Tori Amos: Midwinter Graces

Release Date: Nov. 10

Tori Amos‘ reverence for the seasonal spirit on her first holiday album, Midwinter Graces, may appear to be a hard-left departure from her typical sexually subversive ways, but on closer inspection it makes perfect sense. A classically trained pianist since childhood, Amos grew up singing in church, and her predilection for faeries and hippie-ribbon magic bode well for an album that, as she puts it, isn’t about Santa Claus or spinning dradels. 


“I wanted to bring in another side to this which is that before there was Christmas day, cultures were celebrating the rebirth of light in darkness during the winter season,” Tori recently said to The Quietus. “That’s been happening for thousands of years. Midwinter has been celebrated for thousands and thousands of years, even before a religion was involved and it was about rebirth of light”.  


The result of such an effort is an album for the season that you can comfortably play for the whole family without having to explain any sexual overtones to Grandma, something one might’ve expected in Tori’s previous offerings. It’s an ode to the spirit of wintertime, beautifully orchestrated and arranged, and Amos’ voice is perfectly suited to the sound. Reworked classic carols and surprisingly vibrant original holiday compositions blend for a grown-up collection that won’t soon fall by the holiday-sales-gimmick wayside.


Middle eastern rhythms add a warm new spice to “Holly, Ivy, and Rose,” not at all diminished by her daughter’s vocal-debut contributions, while rechristened classics such as “What Child, Nowell,” “Candle: Conventry Carol” and “Star Of Wonder” breathe new life – and twists – into old holiday favorites. The covers are molded into medleys and peppered with new lyrics and melodic meanderings that showcase Amos’ remarkable arrangement abilities.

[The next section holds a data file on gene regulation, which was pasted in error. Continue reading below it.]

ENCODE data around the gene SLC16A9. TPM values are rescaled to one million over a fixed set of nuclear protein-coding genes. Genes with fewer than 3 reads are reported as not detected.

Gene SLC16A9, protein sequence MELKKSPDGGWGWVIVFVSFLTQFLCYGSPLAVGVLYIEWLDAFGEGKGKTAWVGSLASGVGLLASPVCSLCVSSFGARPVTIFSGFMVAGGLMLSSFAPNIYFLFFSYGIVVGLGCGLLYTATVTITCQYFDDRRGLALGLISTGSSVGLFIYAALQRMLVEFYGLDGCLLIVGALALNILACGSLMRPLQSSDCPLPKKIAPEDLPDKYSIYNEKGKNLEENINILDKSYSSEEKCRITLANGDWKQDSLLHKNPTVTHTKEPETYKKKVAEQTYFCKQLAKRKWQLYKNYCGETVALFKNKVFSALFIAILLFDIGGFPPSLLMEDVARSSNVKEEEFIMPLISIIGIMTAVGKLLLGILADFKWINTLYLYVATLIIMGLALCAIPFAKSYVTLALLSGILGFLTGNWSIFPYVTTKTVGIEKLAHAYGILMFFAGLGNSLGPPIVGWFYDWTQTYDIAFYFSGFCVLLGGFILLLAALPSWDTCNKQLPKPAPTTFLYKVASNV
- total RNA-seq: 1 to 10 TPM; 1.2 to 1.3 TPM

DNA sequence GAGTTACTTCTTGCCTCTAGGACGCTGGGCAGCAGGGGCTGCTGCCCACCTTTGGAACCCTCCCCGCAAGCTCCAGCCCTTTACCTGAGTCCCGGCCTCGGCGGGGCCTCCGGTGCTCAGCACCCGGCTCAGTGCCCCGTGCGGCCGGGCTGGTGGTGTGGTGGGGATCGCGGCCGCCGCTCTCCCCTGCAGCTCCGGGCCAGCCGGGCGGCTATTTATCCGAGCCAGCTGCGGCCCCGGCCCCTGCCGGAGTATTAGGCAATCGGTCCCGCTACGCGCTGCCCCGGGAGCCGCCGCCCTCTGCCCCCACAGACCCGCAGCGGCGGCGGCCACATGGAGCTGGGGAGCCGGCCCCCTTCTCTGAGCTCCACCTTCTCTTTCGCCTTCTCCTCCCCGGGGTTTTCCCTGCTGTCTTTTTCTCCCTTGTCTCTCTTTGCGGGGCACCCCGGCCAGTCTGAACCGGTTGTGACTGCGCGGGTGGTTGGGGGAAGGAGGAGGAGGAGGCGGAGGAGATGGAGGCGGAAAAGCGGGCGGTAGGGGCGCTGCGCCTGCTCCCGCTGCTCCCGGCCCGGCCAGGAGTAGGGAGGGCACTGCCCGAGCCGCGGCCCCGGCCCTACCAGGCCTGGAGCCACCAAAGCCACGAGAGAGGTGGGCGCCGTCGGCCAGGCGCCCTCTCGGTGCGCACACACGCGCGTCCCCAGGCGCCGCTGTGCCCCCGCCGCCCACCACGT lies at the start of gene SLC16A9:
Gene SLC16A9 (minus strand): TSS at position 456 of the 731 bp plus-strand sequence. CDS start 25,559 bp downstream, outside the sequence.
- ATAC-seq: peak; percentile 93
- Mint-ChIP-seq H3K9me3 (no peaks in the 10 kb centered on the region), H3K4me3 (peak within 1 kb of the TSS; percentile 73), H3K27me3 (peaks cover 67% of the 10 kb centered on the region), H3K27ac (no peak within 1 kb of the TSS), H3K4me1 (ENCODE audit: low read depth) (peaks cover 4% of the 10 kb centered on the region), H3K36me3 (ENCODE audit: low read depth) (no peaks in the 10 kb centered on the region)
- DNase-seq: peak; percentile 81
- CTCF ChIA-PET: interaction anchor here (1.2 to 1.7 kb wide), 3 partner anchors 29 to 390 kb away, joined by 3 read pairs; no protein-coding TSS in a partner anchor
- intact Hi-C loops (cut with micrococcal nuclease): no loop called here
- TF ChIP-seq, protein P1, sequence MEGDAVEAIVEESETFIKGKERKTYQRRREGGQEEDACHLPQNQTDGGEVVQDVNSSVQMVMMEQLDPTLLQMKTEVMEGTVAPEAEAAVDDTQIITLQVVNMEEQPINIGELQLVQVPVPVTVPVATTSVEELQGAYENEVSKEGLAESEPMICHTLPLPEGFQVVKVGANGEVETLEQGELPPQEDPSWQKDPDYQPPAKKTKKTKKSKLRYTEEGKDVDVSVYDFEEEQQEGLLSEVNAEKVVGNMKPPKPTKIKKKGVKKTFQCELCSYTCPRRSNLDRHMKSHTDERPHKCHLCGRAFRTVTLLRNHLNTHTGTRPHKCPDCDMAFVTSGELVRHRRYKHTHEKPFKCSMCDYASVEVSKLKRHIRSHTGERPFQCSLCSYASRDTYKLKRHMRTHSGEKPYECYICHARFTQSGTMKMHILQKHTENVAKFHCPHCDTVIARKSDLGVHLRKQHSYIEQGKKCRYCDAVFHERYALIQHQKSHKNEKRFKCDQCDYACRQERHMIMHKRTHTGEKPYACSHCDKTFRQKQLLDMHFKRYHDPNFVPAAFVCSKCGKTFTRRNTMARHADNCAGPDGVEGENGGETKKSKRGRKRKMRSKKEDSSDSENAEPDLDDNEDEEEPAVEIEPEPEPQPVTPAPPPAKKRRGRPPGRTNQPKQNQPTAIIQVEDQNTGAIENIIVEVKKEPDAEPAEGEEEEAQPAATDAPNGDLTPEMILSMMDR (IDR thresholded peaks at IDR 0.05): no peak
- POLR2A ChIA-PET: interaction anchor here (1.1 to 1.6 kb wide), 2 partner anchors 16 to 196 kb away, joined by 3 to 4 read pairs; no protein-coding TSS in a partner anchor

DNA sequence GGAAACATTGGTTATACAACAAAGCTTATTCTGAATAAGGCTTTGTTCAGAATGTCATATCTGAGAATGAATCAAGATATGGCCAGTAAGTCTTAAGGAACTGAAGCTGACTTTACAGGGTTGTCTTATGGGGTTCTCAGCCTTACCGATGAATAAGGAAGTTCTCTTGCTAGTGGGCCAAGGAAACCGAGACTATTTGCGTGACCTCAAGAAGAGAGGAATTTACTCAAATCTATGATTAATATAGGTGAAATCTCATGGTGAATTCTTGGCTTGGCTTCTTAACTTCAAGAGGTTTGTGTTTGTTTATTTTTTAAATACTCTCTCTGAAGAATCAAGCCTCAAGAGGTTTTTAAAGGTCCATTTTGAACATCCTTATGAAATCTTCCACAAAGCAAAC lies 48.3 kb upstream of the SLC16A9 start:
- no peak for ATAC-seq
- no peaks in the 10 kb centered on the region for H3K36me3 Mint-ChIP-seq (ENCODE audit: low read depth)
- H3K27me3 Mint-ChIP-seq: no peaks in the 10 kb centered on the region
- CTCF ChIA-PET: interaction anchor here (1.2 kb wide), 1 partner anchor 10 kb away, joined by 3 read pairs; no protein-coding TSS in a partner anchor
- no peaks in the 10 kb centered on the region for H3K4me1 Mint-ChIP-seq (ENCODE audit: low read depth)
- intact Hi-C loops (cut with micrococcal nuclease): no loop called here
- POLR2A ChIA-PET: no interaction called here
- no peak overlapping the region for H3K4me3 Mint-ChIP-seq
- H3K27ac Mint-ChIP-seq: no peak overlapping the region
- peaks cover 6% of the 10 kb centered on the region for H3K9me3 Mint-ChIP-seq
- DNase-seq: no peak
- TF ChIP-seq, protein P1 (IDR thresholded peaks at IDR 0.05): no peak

Additionally, the original songs mix seamlessly with the reworked classics, lowlit by gorgeous, lush string arrangements and haunting piano work that outlines the eerie atmosphere. A familiar piano riff in “Winter’s Carol” calls to mind the previous Tori track “Ophelia,” but to no fault of its own. The new tracks are some of Tori’s most colorful and inspired in years.


As producer, her attention to detail and focus on clarity is vital to this work. Working with longtime collaborators Matt Chamberlain (drums), Jon Evans (bass), Mac Aladdin (guitar), and John Philip Shenale (string arrangements), Amos defies the bland generics of standard “holiday” albums to create something unique that isn’t fan-specific or even limited to generational tastes. 


If you’re comfortable stepping off the pop-fad bandwagon and abandoning the tired status quo for a spell this holiday season, Tori’s latest may be the perfect fix to roast your chestnuts on a quiet winter’s night.


CraveOnline’s Rating: 8.5 out of 10



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